Therefore be imitators of God as dear children. And walk in love, as Christ also has loved us and given Himself for us, an offering and a sacrifice to God for a sweet-smelling aroma. But fornication and all uncleanness or covetousness, let it not even be named among you, as is fitting for saints; neither filthiness, nor foolish talking, nor coarse jesting, which are not fitting, but rather giving of thanks. For this you know, that no fornicator, unclean person, nor covetous man, who is an idolater, has any inheritance in the kingdom of Christ and God. Let no one deceive you with empty words, for because of these things the wrath of God comes upon the sons of disobedience. Therefore do not be partakers with them. For you were once darkness, but now you are light in the Lord. Walk as children of light (for the fruit of the Spirit is in all goodness, righteousness, and truth), finding out what is acceptable to the Lord. And have no fellowship with the unfruitful works of darkness, but rather expose them. For it is shameful even to speak of those things which are done by them in secret. But all things that are exposed are made manifest by the light, for whatever makes manifest is light. Therefore He says: ‘Awake, you who sleep, / Arise from the dead, / And Christ will give you light.’ See then that you walk circumspectly, not as fools but as wise, redeeming the time, because the days are evil. Therefore do not be unwise, but understand what the will of the Lord is. And do not be drunk with wine, in which is dissipation; but be filled with the Spirit, speaking to one another in psalms and hymns and spiritual songs, singing and making melody in your heart to the Lord, giving thanks always for all things to God the Father in the name of our Lord Jesus Christ, submitting to one another in the fear of God.”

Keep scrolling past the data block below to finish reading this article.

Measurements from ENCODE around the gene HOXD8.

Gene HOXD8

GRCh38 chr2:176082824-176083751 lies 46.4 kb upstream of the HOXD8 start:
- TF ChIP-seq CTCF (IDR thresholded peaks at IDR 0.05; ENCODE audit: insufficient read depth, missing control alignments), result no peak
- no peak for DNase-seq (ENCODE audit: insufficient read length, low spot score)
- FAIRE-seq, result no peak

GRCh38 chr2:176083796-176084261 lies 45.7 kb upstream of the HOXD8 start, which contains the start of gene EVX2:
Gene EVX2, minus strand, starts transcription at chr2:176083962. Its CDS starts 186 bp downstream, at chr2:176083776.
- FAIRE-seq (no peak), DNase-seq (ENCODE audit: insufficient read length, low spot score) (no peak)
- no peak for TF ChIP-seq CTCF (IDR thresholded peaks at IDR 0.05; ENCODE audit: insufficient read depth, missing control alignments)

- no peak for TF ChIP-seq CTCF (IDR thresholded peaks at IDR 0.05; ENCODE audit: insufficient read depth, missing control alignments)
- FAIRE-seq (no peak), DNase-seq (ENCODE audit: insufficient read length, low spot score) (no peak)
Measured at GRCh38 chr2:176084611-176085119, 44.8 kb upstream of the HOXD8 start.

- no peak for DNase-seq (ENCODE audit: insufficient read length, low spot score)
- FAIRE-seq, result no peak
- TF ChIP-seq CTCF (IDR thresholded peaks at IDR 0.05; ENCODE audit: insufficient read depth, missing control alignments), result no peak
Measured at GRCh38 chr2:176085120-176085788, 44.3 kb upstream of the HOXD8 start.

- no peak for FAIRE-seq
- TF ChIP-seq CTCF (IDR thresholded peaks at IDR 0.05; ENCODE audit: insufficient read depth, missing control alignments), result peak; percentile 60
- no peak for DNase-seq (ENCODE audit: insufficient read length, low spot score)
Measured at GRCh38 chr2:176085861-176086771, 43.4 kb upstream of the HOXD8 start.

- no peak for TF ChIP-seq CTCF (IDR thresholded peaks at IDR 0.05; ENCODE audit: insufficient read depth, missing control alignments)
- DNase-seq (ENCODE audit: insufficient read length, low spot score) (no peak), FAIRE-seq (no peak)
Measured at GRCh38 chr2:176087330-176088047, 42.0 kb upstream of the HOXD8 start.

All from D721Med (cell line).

Allow me to invite you to read the remainder of this book later, and consider your life in the home (Ephesians 5:22-6:4); on the job (Ephesians 6:5-9); and beneath the surface (Ephesians 6:10-20).

The classical Greek philosopher, Socrates (469-399 BC), said, “The unexamined life is not worth living.” It is a good practice to review your life using Ephesians 4:17-25, to answer the question, “Are there any corrections, deletions, or additions?”

[1]Dr. David Ford, via e-mail 05/12/12

[2]Life More Abundant: Spirit-filled messages from the Keswick Convention, ed. Herbert F. Stevenson, (Grand Rapids, MI: Francis Asbury Press, 1987), pp. 13-14 

[3]Available from: Accessed: 05/11/12 

[4]D. Stuart Briscoe, Fresh Air in the Pulpit: Challenges and Encouragement from a Seasoned Preacher (Grand Rapids, MI: Baker Books, 1994), p. 132 

[5]Warren W. Wiersbe, The Bible Exposition Commentary New Testament , Volume 2, (Wheaton: Victor Books/SP Publications, Inc., 1989, 2004), p. 39, Database © 2007 WORDsearch Corp.

[6] Renewed Day by Day: Volume Two by A. W. Tozer, comp. Gerald B. Smith, (Camp Hill, PA: Zur Ltd., 1991), Database © 2007 WORDsearch Corp.

[7]Adam Clarke, Adam Clarke's Commentary on the New Testament, Database © 2004 WORDsearch Corp.

[8]Thoralf Gilbrant and Tor Inge Gilbrant, The Complete Biblical Library Commentary, Ex. Ed., Ralph W. Harris, Ed., Stanley M. Horton, Man. Ed., Gayle Garrity Seaver, (Springfield, MO: World Library Press, Inc., 1986), Database © 2009 WORDsearch Corp.

[9]Available from: Accessed: 07/11/12

By Dr. Franklin L. Kirksey, pastor First Baptist Church of Spanish Fort 30775 Jay Drive Spanish Fort, Alabama 36527

Author of Sound Biblical Preaching: Giving the Bible a Voice Available on and / / / [email protected] / (251) 626-6210 © July 15, 2012 All Rights Reserved